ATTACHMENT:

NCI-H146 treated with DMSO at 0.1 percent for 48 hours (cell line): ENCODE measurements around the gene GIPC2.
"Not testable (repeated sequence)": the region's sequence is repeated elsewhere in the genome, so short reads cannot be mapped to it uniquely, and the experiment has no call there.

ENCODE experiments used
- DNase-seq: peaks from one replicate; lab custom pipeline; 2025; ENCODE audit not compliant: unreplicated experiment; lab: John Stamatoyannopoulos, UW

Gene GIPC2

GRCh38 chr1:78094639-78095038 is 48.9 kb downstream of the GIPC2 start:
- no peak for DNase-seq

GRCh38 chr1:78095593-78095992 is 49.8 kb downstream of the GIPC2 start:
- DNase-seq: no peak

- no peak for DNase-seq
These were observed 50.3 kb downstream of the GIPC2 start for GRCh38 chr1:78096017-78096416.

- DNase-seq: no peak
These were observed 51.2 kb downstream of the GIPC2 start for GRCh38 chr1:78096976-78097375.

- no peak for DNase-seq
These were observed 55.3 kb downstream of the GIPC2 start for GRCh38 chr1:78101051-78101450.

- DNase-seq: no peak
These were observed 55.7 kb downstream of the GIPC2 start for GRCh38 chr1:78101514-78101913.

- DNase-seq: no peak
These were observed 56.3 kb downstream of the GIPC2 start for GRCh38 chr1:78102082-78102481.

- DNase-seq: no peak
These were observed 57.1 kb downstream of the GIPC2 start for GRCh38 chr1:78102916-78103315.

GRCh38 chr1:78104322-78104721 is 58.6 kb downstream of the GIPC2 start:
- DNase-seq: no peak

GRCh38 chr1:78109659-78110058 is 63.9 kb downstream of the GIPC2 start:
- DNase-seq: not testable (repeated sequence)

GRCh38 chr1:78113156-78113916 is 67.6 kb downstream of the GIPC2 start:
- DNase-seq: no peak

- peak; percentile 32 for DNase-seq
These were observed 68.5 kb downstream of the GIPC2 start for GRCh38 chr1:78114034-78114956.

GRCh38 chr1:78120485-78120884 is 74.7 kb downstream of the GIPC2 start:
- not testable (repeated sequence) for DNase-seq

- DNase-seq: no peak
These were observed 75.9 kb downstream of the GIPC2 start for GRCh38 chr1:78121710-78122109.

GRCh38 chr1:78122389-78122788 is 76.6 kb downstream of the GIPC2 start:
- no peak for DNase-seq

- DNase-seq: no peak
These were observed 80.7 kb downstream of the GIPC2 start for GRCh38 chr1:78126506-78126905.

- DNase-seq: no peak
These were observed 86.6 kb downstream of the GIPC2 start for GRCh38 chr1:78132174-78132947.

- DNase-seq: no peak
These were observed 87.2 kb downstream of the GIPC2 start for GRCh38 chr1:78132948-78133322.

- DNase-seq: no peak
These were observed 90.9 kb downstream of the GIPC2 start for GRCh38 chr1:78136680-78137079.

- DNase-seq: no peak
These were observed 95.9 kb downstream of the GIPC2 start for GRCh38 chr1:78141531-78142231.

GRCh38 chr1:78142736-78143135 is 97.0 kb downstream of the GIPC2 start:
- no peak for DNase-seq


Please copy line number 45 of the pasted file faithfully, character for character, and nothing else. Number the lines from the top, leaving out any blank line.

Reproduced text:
These were observed 95.9 kb downstream of the GIPC2 start for GRCh38 chr1:78141531-78142231.